The present invention can be used both to select a single longitudinal mode of a tunable laser, and to vary the wavelength of that mode.
A portion of the output radiation from the laser 500 is diverted to illuminate the semiconductor etalon 524. Based on the signal intensities observed being transmitted through the various resonance regions 112 a–112 d of the semiconductor etalon 524, the signal processor 528 determines the output wavelength of the laser; and the wavelength tuning unit 530, based on commands from the signal processor 528, varies or maintains the voltage applied to the tunable output coupler 520, thus varying or maintaining the output wavelength of the laser. As can be seen in
In a preferred embodiment of the present invention, when used to select the longitudinal mode or vary the wavelength of a tunable laser, all system components may be mounted on a common substrate. This is schematically illustrated in
The present invention may also be used as a channel monitor, for example, in a DWDM communications system, to monitor the wavelength of an optical source or to maintain it at any designated wavelength; or it could be used to measure signal intensities to provide feedback for a tunable optical filter in a DWDM system.
In another embodiment of the current invention, semiconductor etalon 110 is replaced with an air-gap etalon 810, as illustrated in
The air-gap etalon 810 has ultra-low thermal expansion glass spacers 812 and 814. The air-gap etalon 810 also has etalon faces 816 and 818. A suitable material for the etalon faces 816 and 818 is silicon. One or both of etalon faces 816 and 818 may be etched in a manner similar to that of the etalon 110. This produces several resonance regions whose air gaps differ in thickness by the amount of the etchback. The depth of the etchback is different in this embodiment. In this example, a sub-facet dither is not used, which results in the etalon throughput being non-sinusoidal as a function of wavelength. The optimum etchback is that for which the change in transmission with wavelength is greatest for wavelengths where that change is smallest for one of the other resonance regions. (i.e. one attempts to make the worst case as good as possible). Computer examination of the Fabry-Perot response showed that the best etchback for our configuration in this example was about 114 degrees rather than 90 degrees (quadrature). This corresponds to a variation in thickness between the resonance regions of about 0.158 times a wavelength preferentially chosen to be near the middle of the band of wavelengths to be measured.
Another problem of many prior-art implementations is that the responses are periodic with respect to wavelength or frequency. This would require an approximate tuning method based on other information or merely the repeatability of the tuning actuating method. Often the repeatability is not sufficient. In this embodiment of the invention, the addition of a resonance region with a gap slightly less than the gap of the other two resonance regions provides improved results. The response of this third etalon then has a different period from that of the other two etalons. Then at any wavelength, by examining the outputs of the three etalons (normalized to the laser power), the wavelength can be deduced unambiguously. A four quadrant photodiode, with three of the quadrants sensing the light after passing through respective ones of the three etalons is suitable. The fourth quadrant may be used to sense a fraction of the laser light without it passing through an etalon as an indication of laser output power. This can then be used for normalization of the etalon responses and to control the laser output power. Etalon nominal spacings of 700 microns, 700.245 microns, and 672 microns have been found to be suitable, but the invention is not limited to such specific spacings. The 700 and 700.245 micron spacings are formed by using 700 micron spacers on each end of a pair of silicon bars from a silicon wafer. The 0.245 micron difference is formed by etching the silicon. Since the etchback is easily controlled to a practicable tolerance (in our case the tolerance was looser than +/−10% of the 0.245 microns) by known techniques of silicon etching, the need to fabricate highly precise spacers can be eliminated. The 700 micron spacers can be somewhat in error, as long as they are of substantially equal length. Substantially equal length spacers may be achieved by cutting both spacers from the same piece of glass. In addition, the silicon is wedged (tapered) so that although the silicon surfaces forming the etalon are highly parallel, the other silicon surfaces are not. This prevents the formation of parasitic etalons which otherwise would degrade the locker performance. The other silicon surfaces may also be coated with an antireflective coating.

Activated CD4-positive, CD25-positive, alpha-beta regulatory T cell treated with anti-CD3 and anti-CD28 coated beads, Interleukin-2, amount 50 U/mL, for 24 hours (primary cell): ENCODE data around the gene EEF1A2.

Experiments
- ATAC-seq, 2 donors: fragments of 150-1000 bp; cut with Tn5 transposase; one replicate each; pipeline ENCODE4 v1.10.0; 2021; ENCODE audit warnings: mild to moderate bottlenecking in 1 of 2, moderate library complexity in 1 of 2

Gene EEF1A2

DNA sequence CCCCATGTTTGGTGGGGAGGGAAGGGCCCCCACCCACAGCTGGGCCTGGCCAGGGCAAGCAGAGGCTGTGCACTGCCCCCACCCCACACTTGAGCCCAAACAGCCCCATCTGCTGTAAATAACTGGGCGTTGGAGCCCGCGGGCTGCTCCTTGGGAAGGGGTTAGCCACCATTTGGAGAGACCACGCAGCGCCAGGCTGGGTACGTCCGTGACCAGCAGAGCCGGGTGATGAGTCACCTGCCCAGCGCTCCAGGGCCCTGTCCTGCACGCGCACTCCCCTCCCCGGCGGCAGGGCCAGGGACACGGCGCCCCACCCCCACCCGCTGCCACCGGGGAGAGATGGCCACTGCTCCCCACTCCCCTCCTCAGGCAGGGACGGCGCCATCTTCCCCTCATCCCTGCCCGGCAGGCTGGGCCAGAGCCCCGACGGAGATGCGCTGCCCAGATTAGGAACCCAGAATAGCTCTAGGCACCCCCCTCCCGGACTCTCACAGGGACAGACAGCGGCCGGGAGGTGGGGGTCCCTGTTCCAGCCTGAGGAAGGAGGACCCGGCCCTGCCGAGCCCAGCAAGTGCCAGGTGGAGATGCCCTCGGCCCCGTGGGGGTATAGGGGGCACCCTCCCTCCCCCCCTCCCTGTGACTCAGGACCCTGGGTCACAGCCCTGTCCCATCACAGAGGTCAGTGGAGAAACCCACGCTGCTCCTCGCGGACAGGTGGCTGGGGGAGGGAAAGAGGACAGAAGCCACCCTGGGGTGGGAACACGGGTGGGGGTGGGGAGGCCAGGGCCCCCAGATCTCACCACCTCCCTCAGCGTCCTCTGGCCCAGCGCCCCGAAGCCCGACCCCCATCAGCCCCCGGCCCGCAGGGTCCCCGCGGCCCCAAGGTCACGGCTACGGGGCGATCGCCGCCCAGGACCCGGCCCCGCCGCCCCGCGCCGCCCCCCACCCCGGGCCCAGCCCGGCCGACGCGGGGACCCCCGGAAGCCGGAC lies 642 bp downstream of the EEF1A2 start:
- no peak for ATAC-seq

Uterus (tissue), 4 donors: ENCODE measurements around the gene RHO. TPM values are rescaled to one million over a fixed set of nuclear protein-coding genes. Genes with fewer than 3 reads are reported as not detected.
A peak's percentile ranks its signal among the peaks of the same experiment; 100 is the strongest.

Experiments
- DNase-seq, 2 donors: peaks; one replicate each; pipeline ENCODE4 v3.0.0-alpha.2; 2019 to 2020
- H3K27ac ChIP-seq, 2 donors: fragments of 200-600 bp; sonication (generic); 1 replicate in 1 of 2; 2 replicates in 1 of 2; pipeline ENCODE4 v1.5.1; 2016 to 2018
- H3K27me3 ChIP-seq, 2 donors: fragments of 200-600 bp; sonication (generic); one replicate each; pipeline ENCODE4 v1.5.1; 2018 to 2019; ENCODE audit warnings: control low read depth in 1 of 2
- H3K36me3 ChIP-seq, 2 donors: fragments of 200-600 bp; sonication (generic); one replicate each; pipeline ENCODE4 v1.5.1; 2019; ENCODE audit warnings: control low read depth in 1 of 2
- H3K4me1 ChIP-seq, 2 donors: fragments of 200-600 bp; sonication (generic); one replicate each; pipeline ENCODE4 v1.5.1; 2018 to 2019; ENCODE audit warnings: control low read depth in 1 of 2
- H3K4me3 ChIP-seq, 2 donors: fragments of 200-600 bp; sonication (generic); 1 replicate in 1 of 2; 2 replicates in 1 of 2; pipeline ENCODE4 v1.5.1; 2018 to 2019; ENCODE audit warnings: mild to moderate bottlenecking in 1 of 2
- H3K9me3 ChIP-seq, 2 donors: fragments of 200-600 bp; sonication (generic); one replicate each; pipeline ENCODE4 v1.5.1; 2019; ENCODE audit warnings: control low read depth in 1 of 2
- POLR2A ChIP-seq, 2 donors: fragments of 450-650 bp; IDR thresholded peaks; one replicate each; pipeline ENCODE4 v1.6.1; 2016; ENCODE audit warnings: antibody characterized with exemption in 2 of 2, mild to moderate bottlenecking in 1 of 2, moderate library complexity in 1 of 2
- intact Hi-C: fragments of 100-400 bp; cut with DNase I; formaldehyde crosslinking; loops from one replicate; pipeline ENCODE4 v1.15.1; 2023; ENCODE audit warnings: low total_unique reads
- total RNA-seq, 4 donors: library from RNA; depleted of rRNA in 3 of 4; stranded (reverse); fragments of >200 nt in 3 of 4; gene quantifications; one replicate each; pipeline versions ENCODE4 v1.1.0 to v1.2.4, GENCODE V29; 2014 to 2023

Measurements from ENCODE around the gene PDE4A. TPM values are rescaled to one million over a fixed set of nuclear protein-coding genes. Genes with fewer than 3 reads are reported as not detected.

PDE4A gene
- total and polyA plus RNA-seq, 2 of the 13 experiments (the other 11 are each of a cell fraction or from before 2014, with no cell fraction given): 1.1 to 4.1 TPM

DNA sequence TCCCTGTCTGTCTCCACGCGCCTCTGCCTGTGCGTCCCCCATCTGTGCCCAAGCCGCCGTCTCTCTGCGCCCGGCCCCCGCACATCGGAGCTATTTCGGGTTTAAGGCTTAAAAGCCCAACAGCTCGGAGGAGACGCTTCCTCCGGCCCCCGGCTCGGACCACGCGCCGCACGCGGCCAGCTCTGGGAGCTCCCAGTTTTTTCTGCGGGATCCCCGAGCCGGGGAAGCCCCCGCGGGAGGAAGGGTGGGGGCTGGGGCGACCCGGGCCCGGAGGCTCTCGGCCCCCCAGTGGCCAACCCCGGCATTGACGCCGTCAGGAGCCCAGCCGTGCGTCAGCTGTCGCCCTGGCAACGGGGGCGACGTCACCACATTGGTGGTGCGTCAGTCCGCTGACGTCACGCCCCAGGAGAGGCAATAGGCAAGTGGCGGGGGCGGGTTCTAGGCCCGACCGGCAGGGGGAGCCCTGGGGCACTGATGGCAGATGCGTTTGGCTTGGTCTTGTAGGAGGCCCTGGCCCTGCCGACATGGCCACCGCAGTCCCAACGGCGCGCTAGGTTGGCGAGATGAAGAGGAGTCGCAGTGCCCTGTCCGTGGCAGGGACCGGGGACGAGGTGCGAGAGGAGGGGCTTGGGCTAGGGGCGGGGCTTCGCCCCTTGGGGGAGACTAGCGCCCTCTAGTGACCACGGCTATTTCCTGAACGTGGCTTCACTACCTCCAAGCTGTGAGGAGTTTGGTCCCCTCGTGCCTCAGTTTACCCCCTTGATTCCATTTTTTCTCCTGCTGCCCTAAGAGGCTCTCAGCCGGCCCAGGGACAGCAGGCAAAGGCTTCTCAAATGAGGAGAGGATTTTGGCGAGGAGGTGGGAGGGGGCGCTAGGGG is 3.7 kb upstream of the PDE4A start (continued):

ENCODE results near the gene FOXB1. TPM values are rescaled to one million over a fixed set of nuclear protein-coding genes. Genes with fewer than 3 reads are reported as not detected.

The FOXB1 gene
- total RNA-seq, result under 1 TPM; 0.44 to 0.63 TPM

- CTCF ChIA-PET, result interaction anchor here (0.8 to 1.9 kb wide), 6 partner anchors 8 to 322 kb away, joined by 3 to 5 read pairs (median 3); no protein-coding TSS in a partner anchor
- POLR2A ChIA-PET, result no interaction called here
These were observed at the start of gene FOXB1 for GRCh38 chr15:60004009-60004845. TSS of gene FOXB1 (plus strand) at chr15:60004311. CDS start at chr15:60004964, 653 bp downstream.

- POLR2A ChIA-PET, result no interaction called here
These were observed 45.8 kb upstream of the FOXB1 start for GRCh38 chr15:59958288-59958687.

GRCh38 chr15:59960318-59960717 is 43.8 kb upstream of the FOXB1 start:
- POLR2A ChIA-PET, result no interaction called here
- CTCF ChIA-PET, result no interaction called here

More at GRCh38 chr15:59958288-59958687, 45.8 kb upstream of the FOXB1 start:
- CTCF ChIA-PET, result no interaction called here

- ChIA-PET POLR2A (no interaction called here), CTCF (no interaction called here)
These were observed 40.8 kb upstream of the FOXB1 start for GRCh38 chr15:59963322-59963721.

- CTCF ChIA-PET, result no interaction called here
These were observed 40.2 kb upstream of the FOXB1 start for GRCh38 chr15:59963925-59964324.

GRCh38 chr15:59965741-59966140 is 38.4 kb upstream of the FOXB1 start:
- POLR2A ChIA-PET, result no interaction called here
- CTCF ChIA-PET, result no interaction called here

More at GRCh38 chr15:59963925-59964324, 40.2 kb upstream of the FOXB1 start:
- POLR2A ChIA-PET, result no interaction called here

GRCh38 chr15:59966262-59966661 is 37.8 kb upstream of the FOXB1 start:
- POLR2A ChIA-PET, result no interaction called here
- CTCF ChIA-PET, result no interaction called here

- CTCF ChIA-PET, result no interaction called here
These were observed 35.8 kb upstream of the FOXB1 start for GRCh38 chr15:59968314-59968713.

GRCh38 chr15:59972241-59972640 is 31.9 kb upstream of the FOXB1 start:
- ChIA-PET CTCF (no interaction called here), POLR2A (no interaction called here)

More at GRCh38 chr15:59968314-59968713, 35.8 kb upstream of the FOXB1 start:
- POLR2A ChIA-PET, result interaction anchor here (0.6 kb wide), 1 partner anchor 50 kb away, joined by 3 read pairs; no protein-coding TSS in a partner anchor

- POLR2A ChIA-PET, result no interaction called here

The laser output beam such as is illustrated in
Considerable attention to detail is required to get the locker to work well. Stray light is a problem and a combination of design details and absorbent coatings at strategic points in the locker were found to provide good performance. Ray tracing was used to determine probable stray light paths and to arrange surfaces to reflect the stray light away from the sensors as much as possible. Even with such measures, there can remain some undesired effects which distort the response of the system, relative to the calculated values. These problems were overcome by the calibration process. Precise agreement with calculated response based on the etalon thickness is not required. However, the distortion should remain constant. The processing unit then is able to control frequency by reference to its calibration table.
The invention is described above with reference to exemplary embodiments. The current invention is not limited to only the above examples, but covers the entire inventive concepts as defined by the claims, as follows.
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|U.S. Classification||372/32, 372/20|
|International Classification||H01S3/13, H01S3/10, H01S3/136, G02B6/34|
|Cooperative Classification||H01S3/136, G02B6/4215|
|European Classification||H01S3/136, G02B6/42C3W|
|May 12, 2003||AS||Assignment|
Owner name: PRINCETON OPTRONICS, INC., NEW JERSEY